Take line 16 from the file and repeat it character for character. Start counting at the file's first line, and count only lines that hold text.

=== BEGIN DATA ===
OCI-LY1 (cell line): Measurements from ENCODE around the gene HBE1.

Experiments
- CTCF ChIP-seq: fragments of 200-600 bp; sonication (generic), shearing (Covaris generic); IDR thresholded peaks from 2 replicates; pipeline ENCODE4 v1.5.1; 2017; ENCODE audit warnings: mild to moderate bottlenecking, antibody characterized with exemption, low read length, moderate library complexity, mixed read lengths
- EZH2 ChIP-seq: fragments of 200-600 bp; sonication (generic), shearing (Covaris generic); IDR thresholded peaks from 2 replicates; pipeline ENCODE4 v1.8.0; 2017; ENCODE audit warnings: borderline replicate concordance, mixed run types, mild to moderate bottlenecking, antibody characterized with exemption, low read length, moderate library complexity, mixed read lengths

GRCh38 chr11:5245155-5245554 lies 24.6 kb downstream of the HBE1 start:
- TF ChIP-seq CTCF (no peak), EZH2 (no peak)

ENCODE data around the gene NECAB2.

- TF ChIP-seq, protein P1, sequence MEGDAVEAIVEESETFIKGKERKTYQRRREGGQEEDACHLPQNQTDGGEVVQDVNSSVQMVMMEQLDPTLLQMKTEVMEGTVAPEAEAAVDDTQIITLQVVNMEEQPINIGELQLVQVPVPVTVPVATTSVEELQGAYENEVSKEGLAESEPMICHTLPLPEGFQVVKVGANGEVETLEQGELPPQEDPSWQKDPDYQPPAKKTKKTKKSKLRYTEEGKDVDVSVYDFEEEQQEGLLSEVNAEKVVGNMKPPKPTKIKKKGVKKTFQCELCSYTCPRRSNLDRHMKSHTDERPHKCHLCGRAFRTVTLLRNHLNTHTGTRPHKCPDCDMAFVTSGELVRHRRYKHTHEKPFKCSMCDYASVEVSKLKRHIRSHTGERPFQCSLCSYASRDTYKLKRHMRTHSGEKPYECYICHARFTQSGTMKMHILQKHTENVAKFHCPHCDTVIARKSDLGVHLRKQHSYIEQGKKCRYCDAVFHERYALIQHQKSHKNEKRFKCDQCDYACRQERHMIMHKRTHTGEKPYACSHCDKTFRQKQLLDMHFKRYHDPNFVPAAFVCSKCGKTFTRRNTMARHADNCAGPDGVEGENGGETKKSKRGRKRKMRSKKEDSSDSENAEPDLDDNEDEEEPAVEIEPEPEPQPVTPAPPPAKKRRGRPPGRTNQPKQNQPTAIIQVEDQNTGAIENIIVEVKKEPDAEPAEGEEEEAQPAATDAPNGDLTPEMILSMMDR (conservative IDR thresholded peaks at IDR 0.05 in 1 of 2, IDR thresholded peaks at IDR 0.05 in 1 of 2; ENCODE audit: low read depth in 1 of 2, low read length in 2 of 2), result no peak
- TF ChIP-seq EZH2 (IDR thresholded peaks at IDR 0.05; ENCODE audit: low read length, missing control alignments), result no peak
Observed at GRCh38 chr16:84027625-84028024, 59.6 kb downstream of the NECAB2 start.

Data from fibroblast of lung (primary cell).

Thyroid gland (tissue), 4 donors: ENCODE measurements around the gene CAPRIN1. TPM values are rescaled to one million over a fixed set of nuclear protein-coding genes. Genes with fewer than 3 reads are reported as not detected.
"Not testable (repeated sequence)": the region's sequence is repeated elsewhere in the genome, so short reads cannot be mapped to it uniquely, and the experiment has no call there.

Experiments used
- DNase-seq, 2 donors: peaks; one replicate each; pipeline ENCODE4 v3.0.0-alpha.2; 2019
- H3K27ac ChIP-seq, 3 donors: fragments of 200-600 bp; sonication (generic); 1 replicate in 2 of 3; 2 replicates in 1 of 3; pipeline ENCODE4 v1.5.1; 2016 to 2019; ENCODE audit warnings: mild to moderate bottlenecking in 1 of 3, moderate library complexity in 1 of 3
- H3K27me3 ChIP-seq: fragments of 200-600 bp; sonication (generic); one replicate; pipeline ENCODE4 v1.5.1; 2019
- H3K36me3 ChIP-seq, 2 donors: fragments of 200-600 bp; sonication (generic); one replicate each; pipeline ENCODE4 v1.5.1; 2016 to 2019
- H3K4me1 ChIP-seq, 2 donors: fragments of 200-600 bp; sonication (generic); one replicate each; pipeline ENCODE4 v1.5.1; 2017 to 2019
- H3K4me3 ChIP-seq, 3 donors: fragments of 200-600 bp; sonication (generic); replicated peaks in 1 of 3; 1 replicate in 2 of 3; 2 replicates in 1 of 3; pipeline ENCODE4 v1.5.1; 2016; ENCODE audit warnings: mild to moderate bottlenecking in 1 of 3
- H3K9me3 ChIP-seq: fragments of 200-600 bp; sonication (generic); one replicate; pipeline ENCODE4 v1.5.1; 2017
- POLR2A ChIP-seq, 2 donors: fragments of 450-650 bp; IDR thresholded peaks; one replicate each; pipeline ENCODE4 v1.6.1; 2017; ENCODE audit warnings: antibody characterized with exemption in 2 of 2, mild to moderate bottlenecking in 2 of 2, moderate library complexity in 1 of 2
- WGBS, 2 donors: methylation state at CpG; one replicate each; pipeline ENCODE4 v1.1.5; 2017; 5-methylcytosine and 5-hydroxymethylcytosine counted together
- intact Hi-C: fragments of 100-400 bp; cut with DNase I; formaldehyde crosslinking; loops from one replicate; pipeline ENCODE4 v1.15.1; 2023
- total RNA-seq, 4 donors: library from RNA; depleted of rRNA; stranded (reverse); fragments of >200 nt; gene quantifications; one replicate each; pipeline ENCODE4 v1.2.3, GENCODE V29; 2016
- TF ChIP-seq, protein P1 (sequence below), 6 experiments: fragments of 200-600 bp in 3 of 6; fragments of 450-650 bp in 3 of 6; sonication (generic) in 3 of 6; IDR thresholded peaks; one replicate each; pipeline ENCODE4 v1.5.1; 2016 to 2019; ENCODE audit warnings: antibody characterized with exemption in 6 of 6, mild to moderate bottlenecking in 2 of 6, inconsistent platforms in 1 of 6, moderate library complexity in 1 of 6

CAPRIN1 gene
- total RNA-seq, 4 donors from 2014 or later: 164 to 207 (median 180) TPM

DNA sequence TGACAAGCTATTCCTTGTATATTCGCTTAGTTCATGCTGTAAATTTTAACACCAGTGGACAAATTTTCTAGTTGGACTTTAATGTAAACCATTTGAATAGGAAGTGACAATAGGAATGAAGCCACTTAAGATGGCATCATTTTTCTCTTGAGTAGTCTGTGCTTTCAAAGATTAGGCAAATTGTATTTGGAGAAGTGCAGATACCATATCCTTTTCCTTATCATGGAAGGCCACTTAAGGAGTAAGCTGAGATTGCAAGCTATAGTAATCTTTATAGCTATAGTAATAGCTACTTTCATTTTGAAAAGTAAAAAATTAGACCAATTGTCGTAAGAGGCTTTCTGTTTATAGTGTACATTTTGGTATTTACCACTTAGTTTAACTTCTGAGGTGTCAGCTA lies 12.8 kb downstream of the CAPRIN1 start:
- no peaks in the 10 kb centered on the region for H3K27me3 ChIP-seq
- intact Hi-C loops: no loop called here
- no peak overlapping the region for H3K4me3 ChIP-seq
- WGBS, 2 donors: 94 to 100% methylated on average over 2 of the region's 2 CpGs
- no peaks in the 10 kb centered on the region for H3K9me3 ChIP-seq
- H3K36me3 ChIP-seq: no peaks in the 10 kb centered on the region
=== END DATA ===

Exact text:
- H3K27ac ChIP-seq, 3 donors: fragments of 200-600 bp; sonication (generic); 1 replicate in 2 of 3; 2 replicates in 1 of 3; pipeline ENCODE4 v1.5.1; 2016 to 2019; ENCODE audit warnings: mild to moderate bottlenecking in 1 of 3, moderate library complexity in 1 of 3